Trends and statistics plugin

Post The Road to Making Puppet Optional by @tbrisker mentions in point 10. extracting trends and statistics to separate plugin.

I’ve started a trello board to track this effort. We plan to remove these from foreman core in release 2.2. If you will want to use this funcionality from that point on, you will need to install plugin foreman_statistics.

If you wish to follow or even help this effort, use the board as reference, I’ll keep it up to date. If you have any suggestions or concerns please share them here as soon as possible. Once the repository for the plugin is created, I’ll update this thread.


Can you also update this post here? It makes following easier if we have to look only at one source for everything. Only having the biggest steps here would be enough. Thanks!

1 Like

Have you considered a Github project? We haven’t used them, but I’d be happy to create and give you permissions. That also makes it easier to follow since it doesn’t require yet another platform.

1 Like

I’m definitelly up for it we could even to start the plugin directly there :slight_smile:
I wanted to move it under theforeman org only after the plugin’s in some shape, but there is no real reason to it :thinking:

Let’s do GitHub project :+1:

There’s now a statistics team:

It should have access to the repo:


Functionality extraction - lessons learned

I’m very close to releasing the first version of the plugin, so I’ve decided to share how it went.

In general this was very easy to do, as the trends are not tied up to other funcionalities. But there still were some difficulties I’ve faced during working on this and I’d like to share

Premisses I wanted to achieve during the extraction:

  • Make the transition as smooth as possible.
  • The code to be extracted should work for at least one more version, whilst the plugin can be installed and tested with this version.
  • The plugin can be installed and removed easily and the old code that is in core should be still working.

I’ve decided to move the plugin to isolated_namespace for two main reasons.

  1. I believe it’s a good practice, as the plugins are guaranteed not to collide with their routes and classes.
  2. It’s much easier to notice we’ve missed something that should’ve been moved and is still used from the core code.


The models are now in an isolated namespace, so it’s necessary to adjust the STI and class references. I needed to move the associations to the right classes and add a migration that will adjust the STI on existing records.


Routes from core can live alongside the routes from plugin, thanks to the isolated namespaces.

Only the menu items have to be adjusted to point to the plugin routes and we are all set.


Migrations are a bit tricky, as Rails won’t allow us to have two same migrations alongside each other, I’ve decided to add a new migration path that would be kept only as an extraction point and if we decide to keep the migrations as they are. This migration path is only added if the version of foreman is higher than version, that is planned not to include the extracted code.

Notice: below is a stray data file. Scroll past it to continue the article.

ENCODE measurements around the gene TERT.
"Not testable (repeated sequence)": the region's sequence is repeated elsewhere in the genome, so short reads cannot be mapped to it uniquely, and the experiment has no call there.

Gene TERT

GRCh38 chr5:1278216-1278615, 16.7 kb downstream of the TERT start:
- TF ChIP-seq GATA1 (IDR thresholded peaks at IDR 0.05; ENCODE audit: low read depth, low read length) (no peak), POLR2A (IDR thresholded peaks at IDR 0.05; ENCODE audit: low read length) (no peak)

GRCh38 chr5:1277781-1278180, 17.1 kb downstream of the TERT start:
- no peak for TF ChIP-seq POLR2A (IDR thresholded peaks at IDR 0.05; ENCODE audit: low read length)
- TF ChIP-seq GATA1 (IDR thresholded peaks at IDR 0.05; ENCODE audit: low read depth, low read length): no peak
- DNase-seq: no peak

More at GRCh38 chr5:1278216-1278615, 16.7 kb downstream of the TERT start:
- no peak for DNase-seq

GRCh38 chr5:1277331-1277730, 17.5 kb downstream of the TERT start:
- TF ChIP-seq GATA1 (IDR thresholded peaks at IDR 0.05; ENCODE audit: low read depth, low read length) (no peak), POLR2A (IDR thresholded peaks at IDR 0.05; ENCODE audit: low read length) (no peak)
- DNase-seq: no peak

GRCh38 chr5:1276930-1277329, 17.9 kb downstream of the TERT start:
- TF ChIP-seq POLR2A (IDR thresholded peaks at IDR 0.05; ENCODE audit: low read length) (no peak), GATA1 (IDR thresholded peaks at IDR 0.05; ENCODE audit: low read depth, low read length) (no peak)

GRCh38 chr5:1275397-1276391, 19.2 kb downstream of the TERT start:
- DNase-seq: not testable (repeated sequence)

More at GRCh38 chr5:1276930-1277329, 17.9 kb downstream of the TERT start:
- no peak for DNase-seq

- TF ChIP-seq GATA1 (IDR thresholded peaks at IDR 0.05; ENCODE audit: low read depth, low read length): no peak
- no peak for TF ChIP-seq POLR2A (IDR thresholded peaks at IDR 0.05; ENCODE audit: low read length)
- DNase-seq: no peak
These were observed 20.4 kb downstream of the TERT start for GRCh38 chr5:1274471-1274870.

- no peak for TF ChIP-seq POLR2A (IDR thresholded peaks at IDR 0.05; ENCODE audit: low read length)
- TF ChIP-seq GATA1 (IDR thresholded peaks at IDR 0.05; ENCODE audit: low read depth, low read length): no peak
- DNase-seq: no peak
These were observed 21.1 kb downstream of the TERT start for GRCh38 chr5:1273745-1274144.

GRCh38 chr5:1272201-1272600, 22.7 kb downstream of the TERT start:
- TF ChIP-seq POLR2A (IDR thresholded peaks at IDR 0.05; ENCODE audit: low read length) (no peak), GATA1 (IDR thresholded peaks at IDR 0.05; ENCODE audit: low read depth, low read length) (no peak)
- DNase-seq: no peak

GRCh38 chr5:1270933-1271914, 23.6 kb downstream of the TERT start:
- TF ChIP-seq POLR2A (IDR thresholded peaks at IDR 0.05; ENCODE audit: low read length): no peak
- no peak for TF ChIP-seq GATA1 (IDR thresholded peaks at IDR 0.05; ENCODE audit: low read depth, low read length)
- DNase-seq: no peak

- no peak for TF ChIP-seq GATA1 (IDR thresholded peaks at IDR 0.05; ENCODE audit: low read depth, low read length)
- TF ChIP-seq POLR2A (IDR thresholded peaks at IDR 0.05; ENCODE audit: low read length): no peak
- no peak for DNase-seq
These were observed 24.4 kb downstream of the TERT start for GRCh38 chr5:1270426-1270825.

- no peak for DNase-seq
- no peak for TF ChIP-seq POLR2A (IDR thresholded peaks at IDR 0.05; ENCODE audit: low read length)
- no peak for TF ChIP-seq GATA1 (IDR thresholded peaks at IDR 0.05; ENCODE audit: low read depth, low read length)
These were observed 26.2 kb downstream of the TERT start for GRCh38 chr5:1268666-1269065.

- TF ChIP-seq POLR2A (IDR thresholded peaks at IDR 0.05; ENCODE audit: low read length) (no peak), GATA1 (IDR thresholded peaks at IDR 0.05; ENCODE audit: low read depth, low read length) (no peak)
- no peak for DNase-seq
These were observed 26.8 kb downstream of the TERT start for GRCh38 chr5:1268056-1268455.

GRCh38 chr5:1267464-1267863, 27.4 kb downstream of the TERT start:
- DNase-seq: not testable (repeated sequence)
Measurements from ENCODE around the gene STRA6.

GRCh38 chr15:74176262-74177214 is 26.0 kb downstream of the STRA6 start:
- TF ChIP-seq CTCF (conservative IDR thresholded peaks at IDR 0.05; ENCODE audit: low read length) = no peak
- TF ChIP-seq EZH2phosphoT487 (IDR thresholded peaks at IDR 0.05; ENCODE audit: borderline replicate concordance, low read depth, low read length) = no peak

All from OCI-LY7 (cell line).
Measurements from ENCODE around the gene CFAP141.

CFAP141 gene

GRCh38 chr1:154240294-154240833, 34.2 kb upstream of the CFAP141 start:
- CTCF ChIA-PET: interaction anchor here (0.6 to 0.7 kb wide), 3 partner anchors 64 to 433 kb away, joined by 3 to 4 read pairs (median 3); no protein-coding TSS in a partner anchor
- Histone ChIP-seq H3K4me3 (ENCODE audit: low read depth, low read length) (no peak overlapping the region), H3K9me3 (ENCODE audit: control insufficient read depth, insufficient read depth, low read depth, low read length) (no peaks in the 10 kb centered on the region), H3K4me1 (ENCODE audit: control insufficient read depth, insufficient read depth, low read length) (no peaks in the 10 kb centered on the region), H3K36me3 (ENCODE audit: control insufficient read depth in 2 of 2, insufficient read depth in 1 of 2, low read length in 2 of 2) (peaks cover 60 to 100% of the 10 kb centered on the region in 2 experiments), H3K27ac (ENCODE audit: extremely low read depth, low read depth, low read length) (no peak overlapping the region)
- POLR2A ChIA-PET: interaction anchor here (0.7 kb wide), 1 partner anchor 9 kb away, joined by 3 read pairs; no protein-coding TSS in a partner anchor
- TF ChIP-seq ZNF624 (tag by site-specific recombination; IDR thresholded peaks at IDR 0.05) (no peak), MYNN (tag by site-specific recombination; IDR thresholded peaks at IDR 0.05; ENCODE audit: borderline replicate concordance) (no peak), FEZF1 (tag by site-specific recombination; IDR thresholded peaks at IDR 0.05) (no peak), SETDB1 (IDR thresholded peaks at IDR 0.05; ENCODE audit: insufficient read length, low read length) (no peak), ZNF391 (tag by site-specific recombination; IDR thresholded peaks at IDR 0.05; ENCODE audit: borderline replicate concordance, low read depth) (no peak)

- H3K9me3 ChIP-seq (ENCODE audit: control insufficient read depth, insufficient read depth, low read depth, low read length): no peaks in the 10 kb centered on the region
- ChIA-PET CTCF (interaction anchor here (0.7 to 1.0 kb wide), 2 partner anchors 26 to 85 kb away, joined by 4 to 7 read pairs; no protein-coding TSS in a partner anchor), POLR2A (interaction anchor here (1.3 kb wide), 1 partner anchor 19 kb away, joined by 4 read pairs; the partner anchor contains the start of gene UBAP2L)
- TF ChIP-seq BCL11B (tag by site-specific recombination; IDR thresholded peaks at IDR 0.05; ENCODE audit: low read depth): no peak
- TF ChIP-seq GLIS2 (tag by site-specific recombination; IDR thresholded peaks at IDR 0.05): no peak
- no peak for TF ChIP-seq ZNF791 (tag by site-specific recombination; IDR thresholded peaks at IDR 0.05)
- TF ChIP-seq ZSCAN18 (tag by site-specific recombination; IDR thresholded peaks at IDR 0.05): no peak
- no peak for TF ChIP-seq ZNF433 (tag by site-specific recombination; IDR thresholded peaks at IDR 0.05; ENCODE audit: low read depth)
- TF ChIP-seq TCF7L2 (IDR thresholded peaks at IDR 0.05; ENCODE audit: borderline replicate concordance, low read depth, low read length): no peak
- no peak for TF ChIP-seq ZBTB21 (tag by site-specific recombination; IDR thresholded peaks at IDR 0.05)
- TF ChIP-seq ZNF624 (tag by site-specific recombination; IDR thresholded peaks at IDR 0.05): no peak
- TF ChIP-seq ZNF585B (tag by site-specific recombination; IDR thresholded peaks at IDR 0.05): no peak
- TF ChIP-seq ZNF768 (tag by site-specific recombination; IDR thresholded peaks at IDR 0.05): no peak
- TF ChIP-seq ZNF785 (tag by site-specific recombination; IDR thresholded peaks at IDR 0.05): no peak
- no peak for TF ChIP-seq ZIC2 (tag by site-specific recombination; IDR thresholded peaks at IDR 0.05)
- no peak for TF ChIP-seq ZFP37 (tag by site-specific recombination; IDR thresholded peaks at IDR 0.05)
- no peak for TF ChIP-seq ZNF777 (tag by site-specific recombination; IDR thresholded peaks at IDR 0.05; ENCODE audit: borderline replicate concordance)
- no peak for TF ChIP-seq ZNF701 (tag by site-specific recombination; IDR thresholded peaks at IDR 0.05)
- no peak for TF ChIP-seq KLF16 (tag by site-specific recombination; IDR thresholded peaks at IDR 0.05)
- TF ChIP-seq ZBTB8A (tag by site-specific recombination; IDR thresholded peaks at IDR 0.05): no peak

Best case scenario we will create new migrations, that will rename or create the namespaced tables and thus finish the migration to the new


Settings turn out to be the hardest, as it’s almost impossible to adjust the existing setting category. I’m currently trying to improve the situation, so I’m not going to write more here. Please follow Setting in memory, only changed values in database for details.


I’ve kept the same permissions as we had, so I only needed to adjust the routes and resources the permissions are related to. For that in memory I needed to remove the old ones and add the same ones with new routes and in the database migrate the resources for those permissions. It could definitely be easier for plugins to adjust permissions, but I’ve decided not to touch this as it can be done without too much pain even now.


Thanks @ezr-ondrej, great write up! Few follow up questions

Looking back now, was the namespace worth the effort? Would you go with that option again if you didn’t need to have the code both in core and in plugin for a transition period?

I recall when template inputs was migrated from plugin to the core, I ended up with just moving files from one repo to another. That worked, because the migration had the same number and Rails automatically detected, whether it needs to be applied or not. Of course it had to be removed from the original place, meaning the new plugin version was required for a given Foreman release. However that seems to become more and more common.

Assuming there wasn’t a need for having a transition period of feature remains in core but also runs as a plugin, would this be usable or even easier? Of course given there’s no namespace migration.

It didn’t took as much effort, so I believe it was worth it. There were few hiccups, but it helped to quickly discover some places I’d forget otherwise. IMHO the clean code is worth it so my answer is definitely yes, but again Trends nor Statistics were very closely tied up in core’s code, so hard to say if I’d be as optimistic in case of Puppet.

It’d be definitely a way to go and I belive it’s still a way we can take once we’re releasing for Foreman 2.2, given we decide not to namespace the tables maybe even if we do, because that way the plugin takes over the ownership of those migrations. If we just delete them, we have tables, that are kept in database and hard to get rid of.